Who doesn’t get at least one cold in the winter?
The CDC confirms that adults catch an average of two to three colds per season, children many more and they may be seamlessly going from one cold to another making the diagnosis confusing. It is estimated that 50 million people in the US suffer from at least one type of allergy. The chances to encounter someone with cold-like symptoms are high this season, but cold and allergies are different conditions, caused by different factors and as such must be tested, diagnosed and treated by the right physician.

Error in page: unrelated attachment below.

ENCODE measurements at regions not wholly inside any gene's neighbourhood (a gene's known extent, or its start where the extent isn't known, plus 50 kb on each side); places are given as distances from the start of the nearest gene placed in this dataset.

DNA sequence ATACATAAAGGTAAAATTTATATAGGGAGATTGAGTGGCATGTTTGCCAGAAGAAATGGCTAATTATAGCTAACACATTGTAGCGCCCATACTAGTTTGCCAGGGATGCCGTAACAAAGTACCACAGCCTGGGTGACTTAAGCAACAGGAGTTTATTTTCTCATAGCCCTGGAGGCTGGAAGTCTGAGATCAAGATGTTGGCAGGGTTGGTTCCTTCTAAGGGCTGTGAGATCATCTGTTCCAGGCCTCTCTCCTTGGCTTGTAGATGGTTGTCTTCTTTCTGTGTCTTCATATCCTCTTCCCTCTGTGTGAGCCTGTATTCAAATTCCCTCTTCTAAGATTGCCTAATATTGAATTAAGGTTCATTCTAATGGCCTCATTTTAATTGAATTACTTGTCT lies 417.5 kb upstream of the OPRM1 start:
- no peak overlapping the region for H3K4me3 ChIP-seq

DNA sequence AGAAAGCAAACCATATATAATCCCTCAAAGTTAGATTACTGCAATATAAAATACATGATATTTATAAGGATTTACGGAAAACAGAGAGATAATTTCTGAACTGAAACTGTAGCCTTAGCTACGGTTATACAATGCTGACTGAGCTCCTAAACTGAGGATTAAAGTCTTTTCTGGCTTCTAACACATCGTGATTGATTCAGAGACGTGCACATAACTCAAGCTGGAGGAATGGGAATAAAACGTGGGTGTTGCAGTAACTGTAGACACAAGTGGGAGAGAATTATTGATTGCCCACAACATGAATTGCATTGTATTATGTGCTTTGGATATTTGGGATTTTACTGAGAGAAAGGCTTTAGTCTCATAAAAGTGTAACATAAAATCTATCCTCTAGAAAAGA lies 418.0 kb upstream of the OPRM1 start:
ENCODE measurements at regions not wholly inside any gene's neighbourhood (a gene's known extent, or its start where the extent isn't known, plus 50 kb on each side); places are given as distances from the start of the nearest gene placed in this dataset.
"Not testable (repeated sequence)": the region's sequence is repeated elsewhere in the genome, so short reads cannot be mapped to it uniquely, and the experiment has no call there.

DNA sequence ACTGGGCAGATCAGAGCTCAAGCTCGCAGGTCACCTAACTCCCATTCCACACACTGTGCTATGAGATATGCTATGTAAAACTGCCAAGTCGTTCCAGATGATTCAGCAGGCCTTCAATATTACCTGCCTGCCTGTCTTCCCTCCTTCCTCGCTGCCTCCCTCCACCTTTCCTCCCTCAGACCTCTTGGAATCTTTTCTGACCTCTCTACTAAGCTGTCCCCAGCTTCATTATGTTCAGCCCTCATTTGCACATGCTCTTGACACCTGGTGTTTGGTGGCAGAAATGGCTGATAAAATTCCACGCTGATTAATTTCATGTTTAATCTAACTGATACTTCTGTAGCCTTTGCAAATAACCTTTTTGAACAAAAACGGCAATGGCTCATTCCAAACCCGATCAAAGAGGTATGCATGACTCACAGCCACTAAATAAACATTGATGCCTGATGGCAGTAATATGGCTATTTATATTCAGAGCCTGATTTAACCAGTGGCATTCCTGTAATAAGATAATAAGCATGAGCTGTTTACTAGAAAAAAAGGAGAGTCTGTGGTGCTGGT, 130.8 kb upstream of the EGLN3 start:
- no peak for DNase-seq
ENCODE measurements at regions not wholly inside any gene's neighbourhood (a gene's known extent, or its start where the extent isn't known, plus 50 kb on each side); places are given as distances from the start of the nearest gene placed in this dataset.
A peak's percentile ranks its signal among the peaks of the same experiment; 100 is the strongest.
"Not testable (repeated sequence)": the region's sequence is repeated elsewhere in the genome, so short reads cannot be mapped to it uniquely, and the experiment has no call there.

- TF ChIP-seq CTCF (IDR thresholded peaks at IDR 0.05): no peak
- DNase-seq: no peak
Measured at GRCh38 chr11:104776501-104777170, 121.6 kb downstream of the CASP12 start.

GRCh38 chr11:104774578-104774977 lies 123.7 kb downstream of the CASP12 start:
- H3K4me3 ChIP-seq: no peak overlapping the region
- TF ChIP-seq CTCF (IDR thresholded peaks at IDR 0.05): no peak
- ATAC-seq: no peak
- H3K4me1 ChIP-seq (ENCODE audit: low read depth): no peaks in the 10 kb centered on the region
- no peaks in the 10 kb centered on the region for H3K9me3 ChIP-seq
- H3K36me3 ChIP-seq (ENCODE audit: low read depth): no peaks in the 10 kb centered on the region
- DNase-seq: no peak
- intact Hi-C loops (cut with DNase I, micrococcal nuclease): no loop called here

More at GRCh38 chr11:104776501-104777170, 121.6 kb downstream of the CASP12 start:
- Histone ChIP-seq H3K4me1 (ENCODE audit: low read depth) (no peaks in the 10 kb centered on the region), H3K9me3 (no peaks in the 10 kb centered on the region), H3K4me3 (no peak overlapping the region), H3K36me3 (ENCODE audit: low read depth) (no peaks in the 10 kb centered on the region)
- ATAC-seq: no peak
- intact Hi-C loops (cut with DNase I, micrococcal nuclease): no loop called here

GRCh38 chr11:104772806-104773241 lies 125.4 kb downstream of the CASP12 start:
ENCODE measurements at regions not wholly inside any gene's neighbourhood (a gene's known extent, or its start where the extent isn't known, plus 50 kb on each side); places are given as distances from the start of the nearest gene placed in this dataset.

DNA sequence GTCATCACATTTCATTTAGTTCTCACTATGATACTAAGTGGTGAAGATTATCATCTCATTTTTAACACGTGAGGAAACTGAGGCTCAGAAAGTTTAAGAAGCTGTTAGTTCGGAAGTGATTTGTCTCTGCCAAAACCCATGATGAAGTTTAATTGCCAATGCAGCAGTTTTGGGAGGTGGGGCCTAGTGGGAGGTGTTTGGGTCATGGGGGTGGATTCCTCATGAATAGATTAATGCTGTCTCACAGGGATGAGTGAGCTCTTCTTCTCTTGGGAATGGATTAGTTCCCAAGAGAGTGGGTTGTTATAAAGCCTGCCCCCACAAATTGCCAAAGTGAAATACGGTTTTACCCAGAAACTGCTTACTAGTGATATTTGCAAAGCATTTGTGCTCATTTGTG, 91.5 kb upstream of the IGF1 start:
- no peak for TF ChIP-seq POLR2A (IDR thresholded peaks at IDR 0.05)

The duration of your symptoms is a good indicator if one is suffering from allergies rather than a cold. If symptoms persist for 7 to 10 days the CDC considers it a cold, since allergies are consistent, fluctuates with the seasons and are prompted by exposure to the allergen, especially if they are environmental. The chart below can help you identify the differences between the 2 conditions.